IDC: Smartphones with small displays are a dying breed

According to a new forecast from IDC, worldwide smartphone shipments are expected to rebound slightly in 2017 with expected growth of 3.0% over the previous year. In 2016, year-over-year growth was 2.5%, marking the lowest growth the industry has ever experienced. With several major devices entering the market this year, IDC anticipates unit shipment volumes will grow to 1.52 billion in 2017. And IDC expects this momentum to carry into 2018, when smartphone shipments are forecast to grow 4.5% year over year, fueled by improved economic conditions in many emerging markets and a full year of new iPhone shipments from Apple.

“2016 was an interesting year for smartphones with some high-growth markets down and other mature markets like the U.S. and China outpacing global growth rates,” said Ryan Reith, program vice president with IDC’s Worldwide Quarterly Mobile Device Trackers, in a statement. “Looking ahead, we continue to believe several factors will enable the smartphone market to regain some of its momentum. First and foremost is that less than half the world’s population is currently using a smartphone, and markets like the Middle East & Africa, Central & Eastern Europe, and Southeast Asia still have plenty of room to grow. In addition, as consumers continue to demand more from their smartphones we expect to see a large portion of the installed base that is currently using low-end devices begin to seek a more robust experience on more capable devices. Media consumption, gaming, augmented and virtual reality, and constant connectivity are drivers of this trend.”

Despite the massive growth of the low-end smartphone market in the past few years, IDC still fully expects the high-end market will continue to hold its place in the industry. Advancements in computing, display technology, cameras, and storage will continue to create the need for high-end users to refresh their devices.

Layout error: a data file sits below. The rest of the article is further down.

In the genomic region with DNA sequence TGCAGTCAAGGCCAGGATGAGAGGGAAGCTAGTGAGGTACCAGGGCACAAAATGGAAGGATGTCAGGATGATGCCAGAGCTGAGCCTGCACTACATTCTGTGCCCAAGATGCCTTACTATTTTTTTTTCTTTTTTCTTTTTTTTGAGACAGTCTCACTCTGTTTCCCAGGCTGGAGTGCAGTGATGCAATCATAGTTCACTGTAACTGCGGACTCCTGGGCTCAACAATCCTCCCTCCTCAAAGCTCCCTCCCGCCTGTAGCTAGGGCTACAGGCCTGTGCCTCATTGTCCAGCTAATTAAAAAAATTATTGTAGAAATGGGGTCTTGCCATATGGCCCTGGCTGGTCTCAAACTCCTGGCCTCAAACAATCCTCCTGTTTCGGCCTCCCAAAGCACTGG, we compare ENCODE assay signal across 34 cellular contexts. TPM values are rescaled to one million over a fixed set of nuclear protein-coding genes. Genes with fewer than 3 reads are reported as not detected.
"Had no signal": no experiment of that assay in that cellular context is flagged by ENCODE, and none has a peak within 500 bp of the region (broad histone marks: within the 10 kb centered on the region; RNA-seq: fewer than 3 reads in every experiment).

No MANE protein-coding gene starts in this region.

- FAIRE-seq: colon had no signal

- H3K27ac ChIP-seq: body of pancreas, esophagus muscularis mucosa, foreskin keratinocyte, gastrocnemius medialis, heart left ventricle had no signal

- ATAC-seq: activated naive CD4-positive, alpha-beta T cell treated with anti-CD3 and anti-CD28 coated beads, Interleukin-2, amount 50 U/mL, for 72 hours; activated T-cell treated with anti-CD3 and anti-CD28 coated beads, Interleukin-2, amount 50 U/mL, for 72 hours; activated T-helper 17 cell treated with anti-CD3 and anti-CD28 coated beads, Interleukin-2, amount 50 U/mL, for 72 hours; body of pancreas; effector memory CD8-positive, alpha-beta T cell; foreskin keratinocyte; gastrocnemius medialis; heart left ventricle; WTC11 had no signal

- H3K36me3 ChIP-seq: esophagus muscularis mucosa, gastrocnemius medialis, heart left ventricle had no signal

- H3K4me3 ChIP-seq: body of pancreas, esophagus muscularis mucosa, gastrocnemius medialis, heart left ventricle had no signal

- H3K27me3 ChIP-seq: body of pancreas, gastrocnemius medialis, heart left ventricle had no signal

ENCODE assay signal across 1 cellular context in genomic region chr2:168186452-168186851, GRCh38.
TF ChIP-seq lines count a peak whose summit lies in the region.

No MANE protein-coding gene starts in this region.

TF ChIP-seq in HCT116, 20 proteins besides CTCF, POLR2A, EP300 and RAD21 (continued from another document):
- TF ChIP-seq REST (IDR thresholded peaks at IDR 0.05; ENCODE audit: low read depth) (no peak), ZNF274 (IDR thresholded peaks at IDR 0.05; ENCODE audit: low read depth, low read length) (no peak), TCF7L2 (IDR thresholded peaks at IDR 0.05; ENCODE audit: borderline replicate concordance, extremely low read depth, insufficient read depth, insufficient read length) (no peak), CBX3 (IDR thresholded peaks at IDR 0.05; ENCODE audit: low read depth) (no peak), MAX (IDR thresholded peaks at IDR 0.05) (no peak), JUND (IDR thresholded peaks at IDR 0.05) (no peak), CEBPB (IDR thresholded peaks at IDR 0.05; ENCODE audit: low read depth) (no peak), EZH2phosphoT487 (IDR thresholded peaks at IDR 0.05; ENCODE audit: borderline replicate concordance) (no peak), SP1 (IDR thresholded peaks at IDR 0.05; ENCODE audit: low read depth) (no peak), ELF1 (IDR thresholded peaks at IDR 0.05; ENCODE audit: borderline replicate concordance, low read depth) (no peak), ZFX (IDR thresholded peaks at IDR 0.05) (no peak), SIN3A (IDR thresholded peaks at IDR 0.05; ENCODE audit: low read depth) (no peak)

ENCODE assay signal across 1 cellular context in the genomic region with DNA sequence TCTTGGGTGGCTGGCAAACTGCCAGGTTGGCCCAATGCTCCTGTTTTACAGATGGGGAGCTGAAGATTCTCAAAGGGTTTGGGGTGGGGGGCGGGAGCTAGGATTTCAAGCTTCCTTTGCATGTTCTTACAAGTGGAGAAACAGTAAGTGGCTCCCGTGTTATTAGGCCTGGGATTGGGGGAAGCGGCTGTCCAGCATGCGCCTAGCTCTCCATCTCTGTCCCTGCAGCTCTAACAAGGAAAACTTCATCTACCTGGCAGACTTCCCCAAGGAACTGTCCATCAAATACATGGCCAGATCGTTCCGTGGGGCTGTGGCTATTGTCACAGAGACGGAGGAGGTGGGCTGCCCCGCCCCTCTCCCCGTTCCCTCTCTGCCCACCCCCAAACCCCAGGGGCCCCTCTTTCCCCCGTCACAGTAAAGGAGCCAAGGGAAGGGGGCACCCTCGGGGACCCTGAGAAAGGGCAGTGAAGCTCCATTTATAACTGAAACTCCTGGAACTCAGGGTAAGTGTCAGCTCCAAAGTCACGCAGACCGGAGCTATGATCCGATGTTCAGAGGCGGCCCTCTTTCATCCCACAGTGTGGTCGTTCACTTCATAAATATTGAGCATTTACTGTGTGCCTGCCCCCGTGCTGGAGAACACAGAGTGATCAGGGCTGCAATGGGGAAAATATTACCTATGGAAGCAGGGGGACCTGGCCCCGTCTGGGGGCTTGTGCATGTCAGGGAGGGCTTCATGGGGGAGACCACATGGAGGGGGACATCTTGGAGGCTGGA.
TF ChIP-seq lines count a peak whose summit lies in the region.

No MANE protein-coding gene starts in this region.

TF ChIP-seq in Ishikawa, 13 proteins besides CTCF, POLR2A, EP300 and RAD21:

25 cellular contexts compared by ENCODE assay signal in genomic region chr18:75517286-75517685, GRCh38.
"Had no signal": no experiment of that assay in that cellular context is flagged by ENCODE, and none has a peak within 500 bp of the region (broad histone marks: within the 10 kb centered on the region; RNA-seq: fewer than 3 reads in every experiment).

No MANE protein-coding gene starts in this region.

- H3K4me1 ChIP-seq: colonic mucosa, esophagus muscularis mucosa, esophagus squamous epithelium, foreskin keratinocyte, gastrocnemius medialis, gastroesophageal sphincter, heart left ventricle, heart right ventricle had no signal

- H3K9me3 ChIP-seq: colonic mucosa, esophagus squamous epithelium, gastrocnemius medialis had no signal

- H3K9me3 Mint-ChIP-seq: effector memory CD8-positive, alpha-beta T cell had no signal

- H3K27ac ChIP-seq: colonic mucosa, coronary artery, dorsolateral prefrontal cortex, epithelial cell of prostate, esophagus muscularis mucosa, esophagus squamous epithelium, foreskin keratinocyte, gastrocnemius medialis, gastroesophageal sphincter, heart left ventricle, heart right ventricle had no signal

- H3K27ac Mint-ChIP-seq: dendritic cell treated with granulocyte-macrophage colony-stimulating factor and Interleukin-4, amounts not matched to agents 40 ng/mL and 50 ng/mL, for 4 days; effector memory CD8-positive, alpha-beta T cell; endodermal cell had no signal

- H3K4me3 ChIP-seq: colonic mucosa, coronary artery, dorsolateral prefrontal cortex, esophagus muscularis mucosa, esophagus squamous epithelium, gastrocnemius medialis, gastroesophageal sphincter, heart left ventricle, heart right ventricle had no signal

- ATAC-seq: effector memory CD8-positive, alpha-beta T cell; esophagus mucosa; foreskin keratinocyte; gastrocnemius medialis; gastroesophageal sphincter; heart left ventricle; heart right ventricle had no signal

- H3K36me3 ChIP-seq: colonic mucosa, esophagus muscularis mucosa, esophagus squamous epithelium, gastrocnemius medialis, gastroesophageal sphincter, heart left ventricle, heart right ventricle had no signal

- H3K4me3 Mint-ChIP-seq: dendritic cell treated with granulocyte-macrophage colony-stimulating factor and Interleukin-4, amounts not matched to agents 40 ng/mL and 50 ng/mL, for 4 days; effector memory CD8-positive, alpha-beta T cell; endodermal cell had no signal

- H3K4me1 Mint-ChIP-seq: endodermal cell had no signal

“With the ongoing fight at the high end, vendors will need to find a way to innovate ahead of the curve to attract new users and increase shipments while driving profits,” said Anthony Scarsella, research manager with IDC’s Worldwide Quarterly Mobile Phone Tracker, in a statement.

MacDailyNews Take: Even with the Mother of all iPhone Pauses already setting in Apple took 83% of smartphone market profits in calendar first quarter 2017.

Some fight.

Scarsella continues, “The display looks like it could be the next battlefield for the smartphone over the next couple years. We have seen both Samsung and LG opt for new borderless 18:9 displays and Apple could be set to join the party later this year. As smartphone owners continue to consume media on their devices, the screen (bigger, brighter, and bolder) will be an integral part of the overall design language for each vendor. From flexible to foldable and everything between, 18:9 displays look to be just the beginning of what’s to come.”

Platform Highlights

iOS: Coming off the first year in which iPhone shipments declined, expectations are that 2017 volumes will grow 3.8%. IDC slightly lowered its 2017 projections for Apple in this forecast to 223.6 million, while increasing its 2018 volumes to 240.4 million. All signs point to late 2017 and certainly 2018 being very strong for Apple as much of its installed base seems ready for a refresh and the next round of iPhones is not likely to disappoint its fans.